Rafiqi continues to stir up controversy today with his controversial revisions of a number of religious core principles. The punishment of the grave – the notion that sinners and wrongdoers would be punished right after they are put in their graves, which is supported by a number of “true” Hadiths (statements by the prophet) – is one such principle that Rafiqi continues to deny in his statements to newspapers and his posts on social media. In a recent interview with Hespress, Rafiqi re-affirmed his rejection of the punishment of the grave describing it as an “illusion” that exists only in the minds of those who believe in it. “Such a big issue, if it were true, should have already been mentioned clearly in the Koran,” he said, according to Hespress (July 25, 2018).
Rafiqi’s drastic change is manifest in his endorsement of personal freedoms, above all religious freedom and freedom of women. Commenting on a recent campaign against women wearing bikinis on Moroccan beaches, Rafiqi contended that this campaign was launched by a horde of patriarchal misogynists who still think within the framework of an obsolete mindset. Thus, to him, the campaign is a blatant attack on women’s freedom and independence.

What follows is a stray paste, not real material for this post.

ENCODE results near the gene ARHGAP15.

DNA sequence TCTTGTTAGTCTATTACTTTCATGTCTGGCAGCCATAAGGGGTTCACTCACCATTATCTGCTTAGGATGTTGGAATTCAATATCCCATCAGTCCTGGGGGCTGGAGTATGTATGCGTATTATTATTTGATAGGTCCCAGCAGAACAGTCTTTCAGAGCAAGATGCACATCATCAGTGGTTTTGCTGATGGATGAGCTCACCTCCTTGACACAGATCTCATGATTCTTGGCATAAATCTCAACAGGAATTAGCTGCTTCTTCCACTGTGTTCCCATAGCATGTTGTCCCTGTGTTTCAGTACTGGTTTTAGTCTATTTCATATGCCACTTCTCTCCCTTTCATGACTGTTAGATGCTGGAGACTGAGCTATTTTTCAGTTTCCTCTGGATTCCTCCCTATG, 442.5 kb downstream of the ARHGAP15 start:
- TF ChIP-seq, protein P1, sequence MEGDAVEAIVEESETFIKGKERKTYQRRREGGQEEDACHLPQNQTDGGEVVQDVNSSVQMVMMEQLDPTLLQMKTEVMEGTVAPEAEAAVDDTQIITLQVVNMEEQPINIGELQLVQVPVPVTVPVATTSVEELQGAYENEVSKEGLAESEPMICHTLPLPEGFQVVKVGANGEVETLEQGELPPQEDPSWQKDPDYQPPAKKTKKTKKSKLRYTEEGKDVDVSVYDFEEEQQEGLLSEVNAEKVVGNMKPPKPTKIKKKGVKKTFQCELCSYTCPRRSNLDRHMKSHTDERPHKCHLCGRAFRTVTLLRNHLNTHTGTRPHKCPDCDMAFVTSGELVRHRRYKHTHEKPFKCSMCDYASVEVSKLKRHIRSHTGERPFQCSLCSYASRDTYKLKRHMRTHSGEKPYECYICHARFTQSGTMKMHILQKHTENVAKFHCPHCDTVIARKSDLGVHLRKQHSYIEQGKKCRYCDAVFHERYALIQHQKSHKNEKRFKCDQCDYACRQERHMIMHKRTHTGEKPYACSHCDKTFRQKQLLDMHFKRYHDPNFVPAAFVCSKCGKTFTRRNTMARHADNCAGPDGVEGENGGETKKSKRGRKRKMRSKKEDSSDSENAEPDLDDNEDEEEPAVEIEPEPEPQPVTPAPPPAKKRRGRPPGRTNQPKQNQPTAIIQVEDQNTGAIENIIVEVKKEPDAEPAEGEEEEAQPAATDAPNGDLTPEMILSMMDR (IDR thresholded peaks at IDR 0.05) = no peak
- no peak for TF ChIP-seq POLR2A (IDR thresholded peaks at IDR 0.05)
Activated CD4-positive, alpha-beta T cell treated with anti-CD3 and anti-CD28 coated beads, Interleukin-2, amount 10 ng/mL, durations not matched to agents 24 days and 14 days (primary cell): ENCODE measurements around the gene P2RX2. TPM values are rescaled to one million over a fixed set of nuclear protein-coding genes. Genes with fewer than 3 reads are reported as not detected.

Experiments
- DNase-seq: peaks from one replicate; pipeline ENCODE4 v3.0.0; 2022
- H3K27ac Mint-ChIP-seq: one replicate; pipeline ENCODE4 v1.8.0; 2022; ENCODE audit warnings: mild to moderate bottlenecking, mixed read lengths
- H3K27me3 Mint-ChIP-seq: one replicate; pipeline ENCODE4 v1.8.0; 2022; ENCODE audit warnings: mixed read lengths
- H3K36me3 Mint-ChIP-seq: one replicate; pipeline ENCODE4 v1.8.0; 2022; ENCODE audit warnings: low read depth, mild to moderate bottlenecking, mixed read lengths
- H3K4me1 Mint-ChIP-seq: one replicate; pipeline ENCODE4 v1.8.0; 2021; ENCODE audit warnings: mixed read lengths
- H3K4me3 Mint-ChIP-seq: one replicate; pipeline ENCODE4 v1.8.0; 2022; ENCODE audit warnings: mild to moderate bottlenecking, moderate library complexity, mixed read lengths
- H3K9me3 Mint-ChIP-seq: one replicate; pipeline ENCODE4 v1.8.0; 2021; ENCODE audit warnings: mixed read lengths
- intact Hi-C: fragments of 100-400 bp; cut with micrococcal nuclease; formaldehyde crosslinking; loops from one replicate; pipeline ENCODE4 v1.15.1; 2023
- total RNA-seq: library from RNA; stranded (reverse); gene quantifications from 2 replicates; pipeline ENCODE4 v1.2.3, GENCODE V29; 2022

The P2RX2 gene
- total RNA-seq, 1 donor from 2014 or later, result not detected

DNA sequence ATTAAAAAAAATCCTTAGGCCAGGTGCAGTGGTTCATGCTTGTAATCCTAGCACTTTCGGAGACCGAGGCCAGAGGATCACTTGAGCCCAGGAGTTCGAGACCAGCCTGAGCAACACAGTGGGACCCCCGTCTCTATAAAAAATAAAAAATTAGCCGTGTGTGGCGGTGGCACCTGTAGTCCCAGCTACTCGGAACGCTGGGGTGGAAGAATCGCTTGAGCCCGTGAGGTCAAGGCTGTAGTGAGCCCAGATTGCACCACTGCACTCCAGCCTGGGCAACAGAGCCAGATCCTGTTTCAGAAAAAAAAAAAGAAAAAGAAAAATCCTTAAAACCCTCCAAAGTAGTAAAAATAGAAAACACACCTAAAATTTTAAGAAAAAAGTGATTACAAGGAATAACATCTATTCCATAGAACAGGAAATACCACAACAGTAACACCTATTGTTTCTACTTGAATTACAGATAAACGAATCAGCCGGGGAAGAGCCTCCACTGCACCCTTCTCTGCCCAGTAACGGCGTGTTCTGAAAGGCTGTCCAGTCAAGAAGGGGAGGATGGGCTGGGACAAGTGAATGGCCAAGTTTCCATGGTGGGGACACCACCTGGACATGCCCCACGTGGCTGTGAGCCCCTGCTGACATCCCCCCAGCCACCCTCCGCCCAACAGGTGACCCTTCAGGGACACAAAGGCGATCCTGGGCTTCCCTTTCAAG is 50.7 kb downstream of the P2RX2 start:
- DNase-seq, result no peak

Moroccan Salafists’ intellectual re-examination has not relieved the country from the rise of Jihadism.
Moroccan Salafists’ intellectual re-examination has not, however, relieved the country from the rise of Jihadism. In recent years, Moroccan intelligence services have dismantled a number of active terrorist cells. According to Abdelhak al-Khiyam, Director of the Central Office of Judicial Research, his bureau dismantled 21 terrorist cells in 2015, 19 cells in 2016, 9 cells in 2017, and 4 cells in the first half of 2018. These Jihadist cells, however, lack national leadership and operate based on the foreign agendas of international terrorism, usually ISIS or Al-Qaida. Indeed, 1,699 Moroccan Jihadists have joined ISIS since the outbreak of the armed conflict in Syria, Iraq, and Libya, according to a report presented by Minister of the Interior Abdelwafi Leftit to the Moroccan Parliament on November 9, 2017.